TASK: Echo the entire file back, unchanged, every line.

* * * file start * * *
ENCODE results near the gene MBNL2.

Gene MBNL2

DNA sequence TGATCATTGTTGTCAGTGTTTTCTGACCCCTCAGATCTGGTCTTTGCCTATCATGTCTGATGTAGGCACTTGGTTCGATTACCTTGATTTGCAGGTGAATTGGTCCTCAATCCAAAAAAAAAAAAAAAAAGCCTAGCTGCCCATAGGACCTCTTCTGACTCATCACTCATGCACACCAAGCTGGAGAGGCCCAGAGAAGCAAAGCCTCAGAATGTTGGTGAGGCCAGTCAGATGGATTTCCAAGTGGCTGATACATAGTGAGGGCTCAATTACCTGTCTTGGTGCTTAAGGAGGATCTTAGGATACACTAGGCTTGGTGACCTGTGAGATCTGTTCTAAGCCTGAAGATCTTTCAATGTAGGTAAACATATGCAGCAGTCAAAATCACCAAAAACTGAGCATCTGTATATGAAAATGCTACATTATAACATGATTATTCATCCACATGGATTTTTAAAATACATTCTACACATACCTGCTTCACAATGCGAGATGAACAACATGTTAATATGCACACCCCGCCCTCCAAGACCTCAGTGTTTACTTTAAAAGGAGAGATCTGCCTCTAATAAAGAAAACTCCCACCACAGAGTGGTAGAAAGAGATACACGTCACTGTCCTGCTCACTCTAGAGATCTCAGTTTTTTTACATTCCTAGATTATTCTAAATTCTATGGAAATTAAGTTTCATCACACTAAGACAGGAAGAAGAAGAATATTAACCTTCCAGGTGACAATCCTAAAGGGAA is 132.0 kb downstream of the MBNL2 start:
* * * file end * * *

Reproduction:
ENCODE results near the gene MBNL2.

Gene MBNL2

DNA sequence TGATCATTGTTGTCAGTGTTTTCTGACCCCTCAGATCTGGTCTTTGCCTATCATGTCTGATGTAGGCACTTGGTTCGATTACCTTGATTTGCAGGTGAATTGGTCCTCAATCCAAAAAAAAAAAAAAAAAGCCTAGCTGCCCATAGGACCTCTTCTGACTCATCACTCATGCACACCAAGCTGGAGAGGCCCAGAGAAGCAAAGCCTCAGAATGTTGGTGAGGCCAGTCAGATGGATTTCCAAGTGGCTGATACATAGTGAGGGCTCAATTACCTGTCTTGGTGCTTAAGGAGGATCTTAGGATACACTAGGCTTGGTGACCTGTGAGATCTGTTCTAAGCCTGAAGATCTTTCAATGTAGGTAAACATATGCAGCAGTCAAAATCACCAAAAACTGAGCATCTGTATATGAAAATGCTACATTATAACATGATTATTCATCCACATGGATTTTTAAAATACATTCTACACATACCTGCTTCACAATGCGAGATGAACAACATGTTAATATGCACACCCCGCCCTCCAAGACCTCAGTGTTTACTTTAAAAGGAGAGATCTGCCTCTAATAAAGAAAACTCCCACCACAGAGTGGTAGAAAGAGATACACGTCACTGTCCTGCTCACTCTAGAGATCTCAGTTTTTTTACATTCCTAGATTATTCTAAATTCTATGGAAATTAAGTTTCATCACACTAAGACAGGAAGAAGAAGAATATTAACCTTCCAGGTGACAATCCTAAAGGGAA is 132.0 kb downstream of the MBNL2 start: